According to the Office for National Statistics (ONS), the Consumer Price Index (CPI) rose to its highest level since February, driven by increasing prices for transport services, clothing and recreational and cultural goods.
However, these rises were partially offset by a fall in prices for furniture and household goods and telecommunications.
Mike Hardie, head of inflation at the ONS, said: “Consumers paid more for theatre shows, sea fares and new season autumn clothing last month.
“However, mobile phone charges, and furniture and household goods had a downward effect on inflation.”
On the news, sterling spiked to an eight-week high against the US dollar, up 0.45% to $1.3206, while the pound rose 0.32% against the euro to €1.1275, as pressure could now be placed on the Bank of England to raise interest rates faster than expected.
The BoE’s Monetary Policy Committee unanimously voted to increase rates by 25 basis points to 0.75% in August, in response to inflation remaining above target for the forecast period.
Markets are currently pricing in a 55% chance of a rate hike in May 2019 and just a 33% chance in both February and March.
Ben Brettell, senior economist at Hargreaves Lansdown, commented: “The numbers reinforce expectations that policymakers will gently lift interest rates over the next couple of years.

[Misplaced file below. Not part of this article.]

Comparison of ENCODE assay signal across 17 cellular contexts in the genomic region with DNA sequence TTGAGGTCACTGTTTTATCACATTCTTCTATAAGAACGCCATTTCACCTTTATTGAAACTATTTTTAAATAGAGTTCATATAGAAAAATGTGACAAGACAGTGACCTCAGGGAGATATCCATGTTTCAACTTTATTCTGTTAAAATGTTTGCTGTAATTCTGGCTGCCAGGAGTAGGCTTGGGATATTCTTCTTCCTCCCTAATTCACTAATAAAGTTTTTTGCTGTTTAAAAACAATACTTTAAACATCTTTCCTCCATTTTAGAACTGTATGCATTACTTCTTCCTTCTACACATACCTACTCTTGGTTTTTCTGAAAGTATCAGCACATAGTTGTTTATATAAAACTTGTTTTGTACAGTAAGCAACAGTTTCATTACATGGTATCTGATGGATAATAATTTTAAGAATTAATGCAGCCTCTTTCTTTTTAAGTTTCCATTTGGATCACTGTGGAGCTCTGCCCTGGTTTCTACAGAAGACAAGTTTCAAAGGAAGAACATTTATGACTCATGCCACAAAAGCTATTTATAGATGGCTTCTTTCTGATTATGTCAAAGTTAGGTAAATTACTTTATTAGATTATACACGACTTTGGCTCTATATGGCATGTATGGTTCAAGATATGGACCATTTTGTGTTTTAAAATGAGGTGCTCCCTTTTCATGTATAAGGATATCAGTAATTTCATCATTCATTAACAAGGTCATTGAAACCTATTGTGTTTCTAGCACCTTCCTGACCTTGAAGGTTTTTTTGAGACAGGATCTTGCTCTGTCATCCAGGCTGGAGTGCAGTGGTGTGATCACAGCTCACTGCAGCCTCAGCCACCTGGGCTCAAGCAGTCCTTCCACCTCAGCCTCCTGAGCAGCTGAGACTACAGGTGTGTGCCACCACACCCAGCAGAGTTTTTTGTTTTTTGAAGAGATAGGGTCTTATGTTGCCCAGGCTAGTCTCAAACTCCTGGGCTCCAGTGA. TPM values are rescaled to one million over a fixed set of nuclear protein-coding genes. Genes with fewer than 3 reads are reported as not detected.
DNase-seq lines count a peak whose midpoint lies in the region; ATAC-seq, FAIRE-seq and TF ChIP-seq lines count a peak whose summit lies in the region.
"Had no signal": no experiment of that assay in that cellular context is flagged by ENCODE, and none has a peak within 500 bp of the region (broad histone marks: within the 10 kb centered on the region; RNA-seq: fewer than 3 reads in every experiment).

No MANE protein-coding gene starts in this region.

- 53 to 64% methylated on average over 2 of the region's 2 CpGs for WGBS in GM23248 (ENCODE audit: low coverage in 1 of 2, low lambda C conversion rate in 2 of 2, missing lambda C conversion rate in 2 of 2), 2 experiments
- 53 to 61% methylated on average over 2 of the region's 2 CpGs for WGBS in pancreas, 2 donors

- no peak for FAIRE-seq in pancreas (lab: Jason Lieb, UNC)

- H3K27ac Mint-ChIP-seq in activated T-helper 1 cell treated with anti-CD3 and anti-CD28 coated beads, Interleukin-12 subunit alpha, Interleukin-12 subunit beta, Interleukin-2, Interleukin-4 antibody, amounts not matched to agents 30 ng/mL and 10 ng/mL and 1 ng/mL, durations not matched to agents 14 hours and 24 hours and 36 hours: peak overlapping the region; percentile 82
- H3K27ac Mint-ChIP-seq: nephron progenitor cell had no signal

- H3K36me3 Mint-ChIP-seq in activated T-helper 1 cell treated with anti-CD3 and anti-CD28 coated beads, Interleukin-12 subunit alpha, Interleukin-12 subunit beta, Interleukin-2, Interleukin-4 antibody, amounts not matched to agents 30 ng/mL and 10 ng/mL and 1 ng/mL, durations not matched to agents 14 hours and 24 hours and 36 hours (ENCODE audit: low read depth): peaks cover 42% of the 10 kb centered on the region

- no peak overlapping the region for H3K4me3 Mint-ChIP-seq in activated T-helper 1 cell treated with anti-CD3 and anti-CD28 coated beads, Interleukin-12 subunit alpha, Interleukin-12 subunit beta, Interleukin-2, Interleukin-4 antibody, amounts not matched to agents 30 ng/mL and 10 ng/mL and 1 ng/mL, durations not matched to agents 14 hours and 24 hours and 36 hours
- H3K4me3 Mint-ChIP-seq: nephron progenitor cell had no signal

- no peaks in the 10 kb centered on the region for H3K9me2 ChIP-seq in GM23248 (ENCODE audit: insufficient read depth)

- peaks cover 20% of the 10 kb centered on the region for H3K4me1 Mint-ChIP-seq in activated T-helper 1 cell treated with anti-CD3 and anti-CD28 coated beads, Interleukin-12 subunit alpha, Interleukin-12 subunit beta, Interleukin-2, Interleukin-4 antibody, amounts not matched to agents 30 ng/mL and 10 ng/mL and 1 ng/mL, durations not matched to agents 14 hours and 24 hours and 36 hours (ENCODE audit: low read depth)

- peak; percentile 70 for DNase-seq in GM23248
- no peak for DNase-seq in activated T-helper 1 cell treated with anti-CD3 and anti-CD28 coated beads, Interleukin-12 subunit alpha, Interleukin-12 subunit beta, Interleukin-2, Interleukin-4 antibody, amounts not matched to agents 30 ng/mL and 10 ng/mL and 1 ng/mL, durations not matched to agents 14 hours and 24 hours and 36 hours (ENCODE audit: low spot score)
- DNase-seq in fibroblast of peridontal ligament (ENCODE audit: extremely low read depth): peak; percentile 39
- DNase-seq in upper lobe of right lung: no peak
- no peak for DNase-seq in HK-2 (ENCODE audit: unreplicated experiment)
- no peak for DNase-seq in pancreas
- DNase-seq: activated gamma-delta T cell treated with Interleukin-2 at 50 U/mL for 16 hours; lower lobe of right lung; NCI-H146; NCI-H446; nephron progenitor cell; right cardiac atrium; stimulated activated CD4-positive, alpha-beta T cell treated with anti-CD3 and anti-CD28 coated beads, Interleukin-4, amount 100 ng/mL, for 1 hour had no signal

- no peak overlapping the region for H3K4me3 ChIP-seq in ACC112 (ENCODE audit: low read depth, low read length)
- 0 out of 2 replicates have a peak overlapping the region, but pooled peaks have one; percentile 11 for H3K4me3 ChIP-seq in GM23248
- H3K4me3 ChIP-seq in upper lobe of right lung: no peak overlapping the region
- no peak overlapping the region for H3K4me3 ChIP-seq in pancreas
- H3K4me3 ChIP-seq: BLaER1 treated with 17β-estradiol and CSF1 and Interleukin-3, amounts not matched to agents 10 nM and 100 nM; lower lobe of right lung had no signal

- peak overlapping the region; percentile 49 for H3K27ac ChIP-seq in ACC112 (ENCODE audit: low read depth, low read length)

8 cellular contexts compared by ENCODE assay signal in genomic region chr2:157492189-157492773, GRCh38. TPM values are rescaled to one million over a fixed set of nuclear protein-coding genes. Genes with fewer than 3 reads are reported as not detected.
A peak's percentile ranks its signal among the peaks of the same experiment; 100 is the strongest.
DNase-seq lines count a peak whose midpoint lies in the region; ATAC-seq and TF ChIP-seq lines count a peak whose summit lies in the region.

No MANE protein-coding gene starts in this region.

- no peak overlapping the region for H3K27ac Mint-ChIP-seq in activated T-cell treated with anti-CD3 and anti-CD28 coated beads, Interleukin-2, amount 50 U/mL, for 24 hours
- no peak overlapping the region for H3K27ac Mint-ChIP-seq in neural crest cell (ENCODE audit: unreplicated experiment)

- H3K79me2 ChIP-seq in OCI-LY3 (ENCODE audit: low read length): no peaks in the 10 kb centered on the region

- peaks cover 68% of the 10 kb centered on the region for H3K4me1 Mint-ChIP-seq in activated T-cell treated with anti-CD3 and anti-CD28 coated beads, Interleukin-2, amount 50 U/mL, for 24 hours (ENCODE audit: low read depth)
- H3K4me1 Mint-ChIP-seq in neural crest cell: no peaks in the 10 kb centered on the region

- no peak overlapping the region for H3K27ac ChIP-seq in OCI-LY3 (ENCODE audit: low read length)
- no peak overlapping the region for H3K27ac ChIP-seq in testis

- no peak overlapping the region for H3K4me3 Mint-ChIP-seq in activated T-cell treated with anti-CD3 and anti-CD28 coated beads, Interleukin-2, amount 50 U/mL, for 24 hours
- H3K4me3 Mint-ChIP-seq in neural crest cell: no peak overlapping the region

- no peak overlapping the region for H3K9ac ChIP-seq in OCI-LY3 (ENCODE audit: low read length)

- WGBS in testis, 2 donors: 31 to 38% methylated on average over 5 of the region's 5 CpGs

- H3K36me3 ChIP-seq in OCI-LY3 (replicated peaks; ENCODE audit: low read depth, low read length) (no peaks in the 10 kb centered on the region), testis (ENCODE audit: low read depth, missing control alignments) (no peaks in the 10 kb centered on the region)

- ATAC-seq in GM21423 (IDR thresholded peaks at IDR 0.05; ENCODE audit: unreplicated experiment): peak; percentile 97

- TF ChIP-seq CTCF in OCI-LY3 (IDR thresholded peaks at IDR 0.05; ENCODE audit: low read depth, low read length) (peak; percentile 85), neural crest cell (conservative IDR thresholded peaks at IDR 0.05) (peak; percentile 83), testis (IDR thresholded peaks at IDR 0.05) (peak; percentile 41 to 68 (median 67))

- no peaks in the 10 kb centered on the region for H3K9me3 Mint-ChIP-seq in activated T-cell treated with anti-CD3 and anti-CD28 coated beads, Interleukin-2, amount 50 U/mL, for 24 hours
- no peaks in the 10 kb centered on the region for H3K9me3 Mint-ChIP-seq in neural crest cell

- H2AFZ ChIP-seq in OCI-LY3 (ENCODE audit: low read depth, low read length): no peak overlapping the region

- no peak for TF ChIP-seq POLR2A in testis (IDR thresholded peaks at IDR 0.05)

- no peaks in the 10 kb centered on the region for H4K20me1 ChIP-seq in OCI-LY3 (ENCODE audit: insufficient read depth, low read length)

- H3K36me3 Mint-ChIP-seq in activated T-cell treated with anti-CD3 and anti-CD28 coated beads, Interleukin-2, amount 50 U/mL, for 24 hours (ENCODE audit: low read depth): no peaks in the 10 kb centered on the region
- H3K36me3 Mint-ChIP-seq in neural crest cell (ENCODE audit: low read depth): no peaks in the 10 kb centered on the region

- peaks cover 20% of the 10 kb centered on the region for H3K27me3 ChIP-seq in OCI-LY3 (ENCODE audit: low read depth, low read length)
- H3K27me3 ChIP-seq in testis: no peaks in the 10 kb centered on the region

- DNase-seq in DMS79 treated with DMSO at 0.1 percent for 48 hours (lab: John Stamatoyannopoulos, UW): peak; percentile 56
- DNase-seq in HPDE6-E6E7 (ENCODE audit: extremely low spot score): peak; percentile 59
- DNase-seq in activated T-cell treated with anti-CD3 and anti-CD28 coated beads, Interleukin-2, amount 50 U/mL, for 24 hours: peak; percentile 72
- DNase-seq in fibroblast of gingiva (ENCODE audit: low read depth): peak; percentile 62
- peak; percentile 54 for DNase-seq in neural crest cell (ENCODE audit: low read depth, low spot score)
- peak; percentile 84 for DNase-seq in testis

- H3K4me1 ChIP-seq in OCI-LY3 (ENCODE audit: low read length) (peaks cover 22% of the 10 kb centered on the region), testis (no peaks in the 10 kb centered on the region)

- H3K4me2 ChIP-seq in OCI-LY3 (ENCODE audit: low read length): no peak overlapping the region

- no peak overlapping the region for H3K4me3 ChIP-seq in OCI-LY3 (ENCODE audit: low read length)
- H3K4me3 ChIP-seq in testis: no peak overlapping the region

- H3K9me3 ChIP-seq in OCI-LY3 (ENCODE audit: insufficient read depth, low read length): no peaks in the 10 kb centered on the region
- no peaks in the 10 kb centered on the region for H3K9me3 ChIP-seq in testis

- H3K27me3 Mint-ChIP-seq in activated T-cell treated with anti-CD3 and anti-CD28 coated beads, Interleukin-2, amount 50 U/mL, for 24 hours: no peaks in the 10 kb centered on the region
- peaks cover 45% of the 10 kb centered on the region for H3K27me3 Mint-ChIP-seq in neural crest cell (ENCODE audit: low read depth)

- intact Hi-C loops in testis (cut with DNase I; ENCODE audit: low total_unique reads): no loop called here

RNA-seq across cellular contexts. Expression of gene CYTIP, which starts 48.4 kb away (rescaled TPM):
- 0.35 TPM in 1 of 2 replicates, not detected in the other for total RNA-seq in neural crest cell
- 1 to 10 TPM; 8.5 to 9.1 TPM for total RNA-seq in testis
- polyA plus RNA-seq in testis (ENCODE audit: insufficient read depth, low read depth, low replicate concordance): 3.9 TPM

“The figures will not come as welcome news to the Bank of England though – they will be desperate to leave policy unchanged until we get some clarity over Brexit, and will not want to be forced into a rate rise by accelerating prices.
“A rise to 1% is tentatively priced in for around May next year, though clearly a disorderly Brexit would force a dramatic rethink.”
Dean Turner, economist at UBS Wealth Management, said: “Brexit concerns aside, today’s data will provide further ammunition to the hawks on the MPC.
“This backdrop of a moderately hawkish MPC reinforces our view that any positive news on Brexit is likely to be met with the pound unwinding some of its recent weakness.”